It was during his senior year at Bishop Carroll in 2002 when Tyler Fraizer realized his dream of becoming an Olympic track and field athlete was finished after he tore the anterior cruciate ligament in his knee.

He would still go on to throw the javelin in college at Hutchinson and then later Memphis, but it was during those months of sitting out when Fraizer discovered his passion for coaching. After graduating from Memphis in 2007, Fraizer was offered a job as the pole vault coach, the event that his father, Denis, had coached for years.

Fast forward nearly a decade later and the 32-year-old Wichita native is currently in Rio, living out his Olympic dream as a coach. One of his pole vaulters from Memphis, Pauls Pujats, hit the qualifying standard for his native country Latvia and decided to bring Fraizer along as his coach instead of a Latvian coach.

Pujats will compete in the first group of qualifying in the men’s pole vault at 6:20 p.m. Saturday.

“It really hasn’t sunk in yet that I am going to the Olympics,” Fraizer said shortly before his flight to Rio. “A lot of people have asked me, ‘Are you nervous?’ I’ve coached in some of the biggest meets, NCAA, conference, regionals, the US trials, and I’ve never been nervous for those. But I’m not going to lie, I think once I get down there in Rio and walk into the Olympic stadium I may get a little nervous.”

Denis Fraizer said he always thought his son had a little coach in him, but he wasn’t certain until Tyler injured his knee. He still came to track practices to be around his father and the pole vaulters. And on days when Denis couldn’t make it or was a little late, Tyler would be in charge leading his peers in practice.

“They hated him because he would have them do so much ab work,” Denis said laughing. “He would almost kill them. But you could already tell at that age that he was going to be a good coach.”

When Tyler arrived at Memphis as an athlete, throwing the javelin, the program didn’t even have a pole vault coach. Every day at practice he would find himself gravitating toward the pole vault pits to help out any way he could. The head coach noticed and offered him a job as soon as he graduated.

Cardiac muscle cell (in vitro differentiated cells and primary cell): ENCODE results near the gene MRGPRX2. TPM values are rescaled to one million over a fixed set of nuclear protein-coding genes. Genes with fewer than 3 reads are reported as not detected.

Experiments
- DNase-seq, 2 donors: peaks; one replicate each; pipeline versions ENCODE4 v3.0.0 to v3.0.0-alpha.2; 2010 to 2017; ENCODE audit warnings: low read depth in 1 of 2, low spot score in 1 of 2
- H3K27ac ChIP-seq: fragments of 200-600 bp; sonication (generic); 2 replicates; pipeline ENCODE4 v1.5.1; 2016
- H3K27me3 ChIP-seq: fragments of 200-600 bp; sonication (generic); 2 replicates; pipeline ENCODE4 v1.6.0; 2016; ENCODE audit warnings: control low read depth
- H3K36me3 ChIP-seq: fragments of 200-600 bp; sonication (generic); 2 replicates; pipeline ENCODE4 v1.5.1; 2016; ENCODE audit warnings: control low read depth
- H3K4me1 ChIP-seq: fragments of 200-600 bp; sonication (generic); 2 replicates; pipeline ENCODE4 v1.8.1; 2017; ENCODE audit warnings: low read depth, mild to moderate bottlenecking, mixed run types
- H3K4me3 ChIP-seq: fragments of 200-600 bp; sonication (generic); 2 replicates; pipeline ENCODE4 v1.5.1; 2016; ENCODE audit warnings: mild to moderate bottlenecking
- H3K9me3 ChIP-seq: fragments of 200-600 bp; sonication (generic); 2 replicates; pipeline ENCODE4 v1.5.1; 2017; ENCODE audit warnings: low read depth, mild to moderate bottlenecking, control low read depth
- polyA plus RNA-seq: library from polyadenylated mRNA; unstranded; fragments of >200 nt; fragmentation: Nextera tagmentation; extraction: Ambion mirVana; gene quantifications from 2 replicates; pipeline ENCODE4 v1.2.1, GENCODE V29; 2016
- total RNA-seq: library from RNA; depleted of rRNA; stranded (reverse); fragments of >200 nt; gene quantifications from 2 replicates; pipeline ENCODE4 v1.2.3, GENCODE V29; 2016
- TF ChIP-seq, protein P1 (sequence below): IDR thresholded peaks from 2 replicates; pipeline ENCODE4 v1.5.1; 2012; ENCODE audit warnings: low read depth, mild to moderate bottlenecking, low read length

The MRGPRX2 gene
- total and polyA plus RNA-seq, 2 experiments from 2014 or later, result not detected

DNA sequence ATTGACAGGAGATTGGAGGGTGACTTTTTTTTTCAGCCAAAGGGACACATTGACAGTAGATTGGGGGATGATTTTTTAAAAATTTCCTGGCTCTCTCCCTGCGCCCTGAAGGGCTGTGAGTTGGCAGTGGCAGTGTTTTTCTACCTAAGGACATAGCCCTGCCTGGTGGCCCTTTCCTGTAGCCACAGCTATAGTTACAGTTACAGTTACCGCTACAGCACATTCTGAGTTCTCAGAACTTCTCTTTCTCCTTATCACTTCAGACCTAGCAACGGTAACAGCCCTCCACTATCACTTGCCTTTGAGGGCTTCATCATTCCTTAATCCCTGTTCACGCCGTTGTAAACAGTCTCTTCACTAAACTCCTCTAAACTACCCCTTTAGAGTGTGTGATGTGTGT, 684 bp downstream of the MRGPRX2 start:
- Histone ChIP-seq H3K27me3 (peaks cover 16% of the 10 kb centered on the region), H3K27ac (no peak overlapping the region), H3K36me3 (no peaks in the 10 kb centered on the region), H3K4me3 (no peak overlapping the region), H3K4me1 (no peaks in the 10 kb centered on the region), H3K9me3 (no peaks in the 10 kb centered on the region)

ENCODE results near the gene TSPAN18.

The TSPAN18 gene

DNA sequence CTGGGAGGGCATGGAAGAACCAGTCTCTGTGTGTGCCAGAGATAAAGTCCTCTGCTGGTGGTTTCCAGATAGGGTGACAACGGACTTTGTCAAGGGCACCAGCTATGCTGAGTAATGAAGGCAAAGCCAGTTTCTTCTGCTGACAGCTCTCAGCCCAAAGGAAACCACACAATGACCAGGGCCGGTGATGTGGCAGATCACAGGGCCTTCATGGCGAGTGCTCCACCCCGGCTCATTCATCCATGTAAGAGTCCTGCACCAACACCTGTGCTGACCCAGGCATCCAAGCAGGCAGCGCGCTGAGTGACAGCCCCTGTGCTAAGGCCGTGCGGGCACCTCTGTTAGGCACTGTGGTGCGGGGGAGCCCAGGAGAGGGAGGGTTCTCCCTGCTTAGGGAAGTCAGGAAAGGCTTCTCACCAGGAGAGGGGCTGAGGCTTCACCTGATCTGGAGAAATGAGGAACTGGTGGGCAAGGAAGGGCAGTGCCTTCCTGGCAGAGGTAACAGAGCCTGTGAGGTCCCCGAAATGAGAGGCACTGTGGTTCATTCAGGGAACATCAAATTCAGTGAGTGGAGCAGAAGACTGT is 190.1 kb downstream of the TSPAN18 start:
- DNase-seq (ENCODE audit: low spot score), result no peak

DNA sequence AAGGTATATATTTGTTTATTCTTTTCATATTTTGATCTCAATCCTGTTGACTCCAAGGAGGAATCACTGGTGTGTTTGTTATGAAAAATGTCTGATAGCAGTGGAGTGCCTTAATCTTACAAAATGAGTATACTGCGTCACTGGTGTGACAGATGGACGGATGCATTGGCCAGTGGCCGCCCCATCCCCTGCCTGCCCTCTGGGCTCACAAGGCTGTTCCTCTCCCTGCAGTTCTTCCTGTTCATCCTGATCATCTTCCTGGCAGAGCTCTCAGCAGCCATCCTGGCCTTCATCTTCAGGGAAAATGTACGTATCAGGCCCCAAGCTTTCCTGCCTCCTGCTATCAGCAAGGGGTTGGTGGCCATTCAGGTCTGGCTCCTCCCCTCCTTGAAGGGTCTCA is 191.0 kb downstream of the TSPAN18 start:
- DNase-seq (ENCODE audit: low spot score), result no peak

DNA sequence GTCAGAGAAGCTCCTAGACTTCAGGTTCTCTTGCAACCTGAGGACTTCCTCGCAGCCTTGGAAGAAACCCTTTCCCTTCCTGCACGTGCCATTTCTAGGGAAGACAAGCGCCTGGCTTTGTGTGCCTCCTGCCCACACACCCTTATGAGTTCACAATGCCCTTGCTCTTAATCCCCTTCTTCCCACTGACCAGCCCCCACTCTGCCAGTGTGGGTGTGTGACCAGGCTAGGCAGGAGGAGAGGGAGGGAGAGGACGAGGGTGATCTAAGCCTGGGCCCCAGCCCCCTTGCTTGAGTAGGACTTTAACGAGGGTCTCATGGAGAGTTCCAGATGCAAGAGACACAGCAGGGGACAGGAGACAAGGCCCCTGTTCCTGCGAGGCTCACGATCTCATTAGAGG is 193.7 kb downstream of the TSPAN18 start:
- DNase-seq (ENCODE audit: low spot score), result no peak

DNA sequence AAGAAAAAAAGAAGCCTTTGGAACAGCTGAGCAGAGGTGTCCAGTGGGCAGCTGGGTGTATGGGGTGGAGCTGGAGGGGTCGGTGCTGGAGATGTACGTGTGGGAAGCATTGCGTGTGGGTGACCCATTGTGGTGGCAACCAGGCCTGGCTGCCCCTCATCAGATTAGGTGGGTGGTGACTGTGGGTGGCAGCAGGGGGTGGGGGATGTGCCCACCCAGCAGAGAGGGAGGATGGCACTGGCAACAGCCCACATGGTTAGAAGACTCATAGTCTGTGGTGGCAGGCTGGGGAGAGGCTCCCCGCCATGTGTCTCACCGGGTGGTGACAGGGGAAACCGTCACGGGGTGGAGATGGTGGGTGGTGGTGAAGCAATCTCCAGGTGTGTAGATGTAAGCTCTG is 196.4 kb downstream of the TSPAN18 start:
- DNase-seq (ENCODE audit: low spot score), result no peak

Since taking over as coach, Memphis has essentially rewritten its entire pole-vault record book. He’s coached conference champions, regional champions, and 10 All-Americans with Pujats being the most successful of the bunch.

When Pujats hit the qualifying standard, he said there was never any question who he was taking as his coach.

“Tyler really believes in me and he has a huge trust in me,” Pujats said. “Back home, it was a little different and the coach there wasn’t as sure about me. I think it’s very important for a coach to have that belief. We have that trust in each other and I think that helps insanely.”

But when another Latvian pole vaulter qualified for the Olympics, Fraizer was worried they would use the same coach for both of the vaulters. Pujats remained adamant Fraizer was the coach he wanted and the duo has been working together to improve Pujats’ personal-best vault of 18 feet, 8 1/2 inches.

“Ultimately, it was up to Pauls and my only job was to get him prepared to be the best he could be,” Fraizer said. “It was never about whether or not I was going. Great if I am, but I always felt like it was my main job to prepare him and get him ready for these Games. He’s the one doing the work and he’s the one competing, I’m just trying to get him ready.”

Fraizer arrived in Rio last Saturday and has found a way to make the most of his time in Rio, holding a Memphis Tigers flag in the background of the Today Show on Thursday morning.

Fraizer said he’s still trying to comprehend what the event will be like. He will be in the same stadium as Usain Bolt, Allyson Felix, and Justin Gatlin, athletes he’s used to watching from home on television.

“It really is going to be a dream come true,” Frazier said.





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